One of my favorite vendors to hear people talk about is SAP. First, people don’t realize that SAP has multiple products. They also don’t realize that each product can be implemented in different ways. Corporate policy can also influence how a product is used and what level of access different users have. These types of policy differences can result in a graceful process to follow when mistakes are made or one that is arduous. They can result in empowerment for end users or multiple layers of control. It’s not just SAP, though – I hear the same types of comments about Kronos, Oracle, and pretty much anything that comes from IBM. Like many of our clinical and billing systems, there are significant dependencies on how these systems are implemented and how they are managed.
When I work with healthcare organizations, most of my billing is done through work orders, against which I document the hours my team renders based on assigned projects. Some organizations want third parties to work directly in their systems, logging hours as we go just like their employees do. This is where it gets interesting since they usually require a Social Security Number to set up an employee and there’s not a compelling reason for a third-party employee to necessarily provide that information. Once we get through the setup phase, the real fun starts, as we try to figure out project hierarchies and how to work through what can be less-than-straightforward instructions. As much as we champion role-based training for clinical and practice management systems, I don’t see it as much on the business / financial / management side. I’ve had to sit through trainings on parts of project management and time entry that I will never use. Although they’re not a great use of their time, it is sometimes fun to see what goes on in different kinds of organizations.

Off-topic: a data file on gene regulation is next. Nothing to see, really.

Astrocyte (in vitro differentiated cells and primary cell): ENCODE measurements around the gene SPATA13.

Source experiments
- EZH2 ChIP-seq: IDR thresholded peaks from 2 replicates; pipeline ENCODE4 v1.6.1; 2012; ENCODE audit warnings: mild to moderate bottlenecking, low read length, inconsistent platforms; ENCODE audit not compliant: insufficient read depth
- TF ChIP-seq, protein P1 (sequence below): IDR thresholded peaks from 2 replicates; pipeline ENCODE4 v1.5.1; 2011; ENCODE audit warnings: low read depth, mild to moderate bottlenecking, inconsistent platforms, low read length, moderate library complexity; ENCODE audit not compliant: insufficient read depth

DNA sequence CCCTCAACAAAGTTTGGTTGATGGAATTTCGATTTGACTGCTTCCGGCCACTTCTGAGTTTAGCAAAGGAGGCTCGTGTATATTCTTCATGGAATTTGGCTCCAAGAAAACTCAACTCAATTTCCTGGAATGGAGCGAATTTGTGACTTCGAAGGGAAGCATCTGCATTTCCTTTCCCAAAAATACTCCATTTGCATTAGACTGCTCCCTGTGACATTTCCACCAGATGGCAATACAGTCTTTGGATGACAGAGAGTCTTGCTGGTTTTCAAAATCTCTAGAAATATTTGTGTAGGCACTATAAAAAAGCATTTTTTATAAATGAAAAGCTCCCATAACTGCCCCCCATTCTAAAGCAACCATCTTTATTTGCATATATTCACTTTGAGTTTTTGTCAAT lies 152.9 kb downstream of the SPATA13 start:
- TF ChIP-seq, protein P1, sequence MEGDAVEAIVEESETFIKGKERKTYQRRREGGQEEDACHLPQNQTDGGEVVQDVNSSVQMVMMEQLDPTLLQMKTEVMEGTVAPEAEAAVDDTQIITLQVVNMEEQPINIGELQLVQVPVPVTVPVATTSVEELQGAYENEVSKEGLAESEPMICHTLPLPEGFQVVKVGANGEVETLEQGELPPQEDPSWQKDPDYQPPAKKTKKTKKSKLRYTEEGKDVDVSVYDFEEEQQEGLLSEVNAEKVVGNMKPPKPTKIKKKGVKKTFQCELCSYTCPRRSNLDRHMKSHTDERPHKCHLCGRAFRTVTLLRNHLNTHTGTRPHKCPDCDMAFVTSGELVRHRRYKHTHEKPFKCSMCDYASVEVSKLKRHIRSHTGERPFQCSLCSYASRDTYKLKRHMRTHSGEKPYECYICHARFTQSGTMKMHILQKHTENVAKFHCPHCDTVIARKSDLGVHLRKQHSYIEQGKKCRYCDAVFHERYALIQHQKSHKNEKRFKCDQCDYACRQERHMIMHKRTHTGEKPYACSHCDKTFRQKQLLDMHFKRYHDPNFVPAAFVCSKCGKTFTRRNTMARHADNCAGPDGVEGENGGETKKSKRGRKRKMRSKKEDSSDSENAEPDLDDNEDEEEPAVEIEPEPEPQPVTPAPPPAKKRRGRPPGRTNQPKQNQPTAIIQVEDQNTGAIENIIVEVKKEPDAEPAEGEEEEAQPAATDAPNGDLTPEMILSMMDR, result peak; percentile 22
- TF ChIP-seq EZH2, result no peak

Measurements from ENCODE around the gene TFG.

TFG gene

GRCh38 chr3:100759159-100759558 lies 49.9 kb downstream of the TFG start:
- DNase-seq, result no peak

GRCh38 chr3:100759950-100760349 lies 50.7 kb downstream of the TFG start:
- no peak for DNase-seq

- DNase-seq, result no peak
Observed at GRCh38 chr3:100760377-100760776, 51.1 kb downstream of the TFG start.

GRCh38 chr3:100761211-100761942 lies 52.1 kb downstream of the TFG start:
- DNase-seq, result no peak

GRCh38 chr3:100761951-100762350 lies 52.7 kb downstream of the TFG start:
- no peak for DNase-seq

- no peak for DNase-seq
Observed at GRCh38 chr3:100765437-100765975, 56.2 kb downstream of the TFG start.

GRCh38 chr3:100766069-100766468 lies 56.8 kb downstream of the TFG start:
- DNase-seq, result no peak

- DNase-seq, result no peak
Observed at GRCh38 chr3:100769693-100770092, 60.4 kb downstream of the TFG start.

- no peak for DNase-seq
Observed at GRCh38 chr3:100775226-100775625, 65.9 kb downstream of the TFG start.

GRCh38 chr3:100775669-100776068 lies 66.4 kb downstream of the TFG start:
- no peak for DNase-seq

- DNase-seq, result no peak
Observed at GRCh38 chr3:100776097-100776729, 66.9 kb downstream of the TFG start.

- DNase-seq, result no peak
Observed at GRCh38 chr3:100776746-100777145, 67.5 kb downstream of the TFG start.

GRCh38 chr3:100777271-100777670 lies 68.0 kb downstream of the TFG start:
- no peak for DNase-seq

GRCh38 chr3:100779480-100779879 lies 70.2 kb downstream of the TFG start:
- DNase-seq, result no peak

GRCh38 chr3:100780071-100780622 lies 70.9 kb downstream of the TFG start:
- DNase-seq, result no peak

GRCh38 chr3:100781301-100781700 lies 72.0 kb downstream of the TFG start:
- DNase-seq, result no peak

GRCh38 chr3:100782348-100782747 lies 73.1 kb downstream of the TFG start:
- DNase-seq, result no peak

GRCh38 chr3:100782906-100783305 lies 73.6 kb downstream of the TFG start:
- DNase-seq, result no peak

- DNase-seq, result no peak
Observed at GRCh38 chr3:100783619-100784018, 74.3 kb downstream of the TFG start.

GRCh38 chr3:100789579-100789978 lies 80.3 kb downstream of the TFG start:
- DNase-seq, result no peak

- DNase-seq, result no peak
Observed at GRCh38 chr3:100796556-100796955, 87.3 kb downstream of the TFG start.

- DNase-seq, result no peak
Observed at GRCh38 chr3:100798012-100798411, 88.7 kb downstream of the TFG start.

The other challenge I see in the behind-the-scenes world is having multiple systems in which employees have to work. There may be a payroll system, a time and attendance system, a credential management system for clinical employees, an internal help desk ticketing system, an expense reimbursement system, and a travel management system. Other organizations also add project management systems, customer relationship management software, external help desk systems, secure messaging, collaboration platforms, and more. And of course, there are the requisite email and calendaring systems that most of us use, along with instant messenger and other communications tools.
Sometimes we don’t think a lot about these systems, but they should be on the list when we think about competing priorities that our healthcare partners may have when they’re trying to perform major EHR upgrades, implementing new features, or other projects. I wouldn’t want to do an EHR go-live at the same time as a new time and attendance system. And if I was doing a new practice management system, I’d want to make sure other accounting systems are stable.
At one health system where I worked, the IT organization supported over 900 systems. The average user had permissions for between 15 and 20 of these. I’m curious how many systems an end user has to access in other organizations.
Are you taking steps to simplify and consolidate these functions, or just soldiering through? Leave a comment or email me.
Email Dr. Jayne.